A study in enterprise risk management
A new article in Singapore’s Business Times explains that when Singapore achieved its independence in 1965 (through separation from Malaysia), its attention to enterprise risk management helped it become the economic success it is today. The author says:
Mr Lee [Singapore’s Prime Minister] could arguably have contributed to the development of the ERM framework. Part I of From Third World to First: The Singapore Story, 1965-2000 reads in many areas like a primer on ERM concepts and techniques.
The article refers to the 1995 Australia/New Zealand risk management guidance, which was followed by the COSO (seen as an American publication) and ISO publications.
I like the article’s definition:
ERM can be broadly defined as managing uncertainty – both the risk and opportunity arising therefrom – to create, sustain and grow value.
In 1965, Singapore was faced by a number of grim realities. It had no natural resources; in fact, it has to import almost all its water and food. (The article talks about the lack of an ‘economic hinterland’.)At that time, Singapore had uncertain relations from its neighbors in Malaysia and Indonesia, which could have led to conflict. In its early days of independence from Great Britain (achieved in 1959), the region went through a period of communist insurgency, so civil peace could not be taken for granted. Finally, the region had a culture that included a level of corruption and bribery (coyly referred to in the article as ‘guanxi’).
Singapore’s ERM program identified three risks, according to the article:
Risk A was survival without an economic hinterland. Risk B centred on guanxi or personal relationships in business transactions. Risk C was the prevalent toleration of money politics accepted as common practice and part of the regional political culture.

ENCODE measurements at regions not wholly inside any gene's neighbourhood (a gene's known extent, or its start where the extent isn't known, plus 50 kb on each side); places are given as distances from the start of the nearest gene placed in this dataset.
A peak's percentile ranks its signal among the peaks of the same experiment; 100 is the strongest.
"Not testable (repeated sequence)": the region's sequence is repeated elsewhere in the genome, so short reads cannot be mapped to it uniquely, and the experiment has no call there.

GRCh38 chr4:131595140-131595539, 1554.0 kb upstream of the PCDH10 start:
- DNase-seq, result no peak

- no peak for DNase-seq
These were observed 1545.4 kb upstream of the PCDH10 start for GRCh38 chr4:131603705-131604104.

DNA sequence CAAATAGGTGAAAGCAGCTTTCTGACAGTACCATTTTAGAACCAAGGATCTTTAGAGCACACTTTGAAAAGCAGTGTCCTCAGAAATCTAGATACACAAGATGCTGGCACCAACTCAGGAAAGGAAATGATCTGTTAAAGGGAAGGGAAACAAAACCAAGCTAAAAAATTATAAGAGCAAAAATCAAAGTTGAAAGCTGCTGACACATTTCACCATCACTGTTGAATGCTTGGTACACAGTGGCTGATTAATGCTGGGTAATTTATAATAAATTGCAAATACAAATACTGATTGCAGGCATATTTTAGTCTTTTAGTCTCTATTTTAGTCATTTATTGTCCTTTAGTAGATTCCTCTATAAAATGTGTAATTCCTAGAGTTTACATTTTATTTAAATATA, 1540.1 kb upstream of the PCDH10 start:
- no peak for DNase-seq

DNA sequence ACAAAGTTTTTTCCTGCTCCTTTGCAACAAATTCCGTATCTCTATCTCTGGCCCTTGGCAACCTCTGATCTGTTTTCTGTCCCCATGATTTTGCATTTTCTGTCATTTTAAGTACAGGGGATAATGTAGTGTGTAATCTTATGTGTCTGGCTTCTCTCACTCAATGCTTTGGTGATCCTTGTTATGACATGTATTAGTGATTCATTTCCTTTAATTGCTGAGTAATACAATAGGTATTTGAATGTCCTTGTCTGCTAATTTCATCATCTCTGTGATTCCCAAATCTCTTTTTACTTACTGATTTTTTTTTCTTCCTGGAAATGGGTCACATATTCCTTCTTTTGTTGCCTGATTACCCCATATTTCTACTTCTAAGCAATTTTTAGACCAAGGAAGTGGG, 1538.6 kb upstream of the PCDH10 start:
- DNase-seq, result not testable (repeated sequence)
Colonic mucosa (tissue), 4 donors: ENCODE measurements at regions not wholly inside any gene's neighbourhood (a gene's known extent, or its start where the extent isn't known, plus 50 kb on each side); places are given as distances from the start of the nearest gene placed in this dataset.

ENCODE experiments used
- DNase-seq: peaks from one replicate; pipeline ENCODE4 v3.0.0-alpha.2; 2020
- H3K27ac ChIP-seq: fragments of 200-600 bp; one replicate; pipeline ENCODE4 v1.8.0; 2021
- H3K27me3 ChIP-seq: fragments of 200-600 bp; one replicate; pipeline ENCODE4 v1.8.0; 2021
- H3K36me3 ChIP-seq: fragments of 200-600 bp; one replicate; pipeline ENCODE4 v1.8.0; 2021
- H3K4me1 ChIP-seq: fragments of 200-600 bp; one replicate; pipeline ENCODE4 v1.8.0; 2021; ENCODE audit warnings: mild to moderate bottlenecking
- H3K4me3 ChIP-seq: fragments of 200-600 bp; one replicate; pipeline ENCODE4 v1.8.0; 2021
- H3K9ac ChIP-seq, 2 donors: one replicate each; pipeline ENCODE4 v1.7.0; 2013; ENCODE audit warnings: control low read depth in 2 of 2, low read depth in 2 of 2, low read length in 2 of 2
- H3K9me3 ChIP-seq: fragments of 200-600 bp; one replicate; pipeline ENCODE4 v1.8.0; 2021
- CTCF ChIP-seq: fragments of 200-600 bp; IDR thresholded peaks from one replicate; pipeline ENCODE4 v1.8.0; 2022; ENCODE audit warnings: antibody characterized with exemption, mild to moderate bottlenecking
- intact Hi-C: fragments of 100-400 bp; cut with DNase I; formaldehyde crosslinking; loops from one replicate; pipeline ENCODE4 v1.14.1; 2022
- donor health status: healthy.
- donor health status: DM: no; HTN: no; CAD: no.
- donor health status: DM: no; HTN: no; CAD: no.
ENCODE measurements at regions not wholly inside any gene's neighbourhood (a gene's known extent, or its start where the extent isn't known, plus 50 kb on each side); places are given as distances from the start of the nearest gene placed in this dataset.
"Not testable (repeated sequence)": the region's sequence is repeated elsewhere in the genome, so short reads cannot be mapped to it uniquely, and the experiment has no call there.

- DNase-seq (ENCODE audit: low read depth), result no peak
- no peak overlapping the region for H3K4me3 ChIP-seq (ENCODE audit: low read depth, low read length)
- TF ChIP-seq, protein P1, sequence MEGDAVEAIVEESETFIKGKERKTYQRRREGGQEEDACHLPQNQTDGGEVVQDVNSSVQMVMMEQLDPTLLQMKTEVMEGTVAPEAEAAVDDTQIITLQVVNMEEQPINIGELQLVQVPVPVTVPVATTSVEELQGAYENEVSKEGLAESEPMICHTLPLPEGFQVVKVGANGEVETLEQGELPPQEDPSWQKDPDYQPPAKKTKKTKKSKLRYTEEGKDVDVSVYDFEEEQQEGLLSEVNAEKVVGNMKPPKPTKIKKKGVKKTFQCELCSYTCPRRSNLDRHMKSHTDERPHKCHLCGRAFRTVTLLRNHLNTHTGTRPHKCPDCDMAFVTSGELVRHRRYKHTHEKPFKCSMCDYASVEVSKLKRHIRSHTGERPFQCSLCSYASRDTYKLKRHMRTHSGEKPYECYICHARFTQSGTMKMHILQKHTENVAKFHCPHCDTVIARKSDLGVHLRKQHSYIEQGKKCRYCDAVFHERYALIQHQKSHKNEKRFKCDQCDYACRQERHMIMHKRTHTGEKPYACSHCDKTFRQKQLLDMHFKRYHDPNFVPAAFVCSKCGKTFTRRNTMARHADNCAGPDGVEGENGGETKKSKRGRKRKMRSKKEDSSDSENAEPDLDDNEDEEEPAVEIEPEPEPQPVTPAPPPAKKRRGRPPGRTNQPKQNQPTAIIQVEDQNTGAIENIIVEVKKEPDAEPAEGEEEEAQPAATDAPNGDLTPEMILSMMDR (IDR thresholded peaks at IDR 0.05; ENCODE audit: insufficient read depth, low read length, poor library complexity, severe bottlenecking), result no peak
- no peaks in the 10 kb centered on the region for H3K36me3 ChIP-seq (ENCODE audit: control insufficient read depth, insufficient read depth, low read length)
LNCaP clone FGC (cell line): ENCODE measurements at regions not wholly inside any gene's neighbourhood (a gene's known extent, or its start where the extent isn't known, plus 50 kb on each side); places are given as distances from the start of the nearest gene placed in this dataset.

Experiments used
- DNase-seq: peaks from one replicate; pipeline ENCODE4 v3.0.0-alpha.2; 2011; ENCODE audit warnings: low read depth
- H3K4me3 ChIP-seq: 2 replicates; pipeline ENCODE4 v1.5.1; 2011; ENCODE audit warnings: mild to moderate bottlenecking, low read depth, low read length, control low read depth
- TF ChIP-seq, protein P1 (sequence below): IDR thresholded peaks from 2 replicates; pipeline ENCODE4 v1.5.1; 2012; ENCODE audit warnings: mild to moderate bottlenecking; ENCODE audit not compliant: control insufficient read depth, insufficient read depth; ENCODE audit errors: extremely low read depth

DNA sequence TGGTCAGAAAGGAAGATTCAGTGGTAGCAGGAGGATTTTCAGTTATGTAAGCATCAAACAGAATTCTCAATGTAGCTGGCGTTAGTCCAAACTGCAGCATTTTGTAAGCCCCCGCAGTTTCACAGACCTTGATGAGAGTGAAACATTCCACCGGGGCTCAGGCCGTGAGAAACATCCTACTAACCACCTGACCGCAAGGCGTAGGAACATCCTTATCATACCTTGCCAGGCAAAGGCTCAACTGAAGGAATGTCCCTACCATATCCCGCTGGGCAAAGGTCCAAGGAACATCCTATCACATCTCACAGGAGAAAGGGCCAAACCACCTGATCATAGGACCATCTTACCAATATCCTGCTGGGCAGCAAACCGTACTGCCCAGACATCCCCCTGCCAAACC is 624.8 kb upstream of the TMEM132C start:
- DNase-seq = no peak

Risk A arose from the uncertainty of the new nation’s survival without an economic hinterland following Singapore’s expulsion from Malaysia.
Risk B and Risk C, attributable to history and culture, threatened achievement of the strategic goals and operational objectives arising from Risk A.
The leadership team saw both Risk A and Risk B as road blocks. These risks precluded good corporate governance essential to attract foreign direct investments to support Singapore Inc’s early industrialisation goals.
Singapore’s leadership team addressed these three risks, not by always trying to limit risk but in some cases working to take advantage of opportunities.
To mitigate Risk A, the leadership team identified the opportunities presented by the uncertainty of survival without an economic hinterland.
These opportunities were channelled to business planning. A plan and strategy re-emerged, Mr Lee wrote, to “leapfrog the region”, link up with developed nations, and “create a First-World oasis in a Third-World region”.
The key operational objective was to build Singapore Inc’s own economic hinterland, bring about transformational change and prove the prognosticators wrong.
Responding to Risk B and Risk C to achieve comparative advantage in a region known for corruption, the leadership team embraced the rule of law.
Built on the legacy British legal system, the law was implemented under a culture of efficient, effective and honest enforcement.
This served to encourage the inflow of investments and to protect investors. The action comported with the ERM concept and technique to use controls, together with monitoring, as a risk response or risk treatment.
Control was in the form of laws, regulations and rules to mitigate the identified cultural risks. Monitoring came from the enforcement of rules efficiently, effectively and honestly.
This is a time when tributes to Lee Kuan Yew (the Mr. Lee referred to by the article) are flowing in. Who can dispute the success of his leadership (while recognizing the harshness of some earlier actions)?
Is it justifiable to put much of the transformation of Singapore down to risk management? The article says:
The legacy of Mr Lee and his pioneer generation of leaders in facing uncertainty with capacity, sagacity and gumption is an inspiration to managers in this endeavor.
What do you think?
Is risk management about “facing uncertainty with capacity, sagacity and gumption”?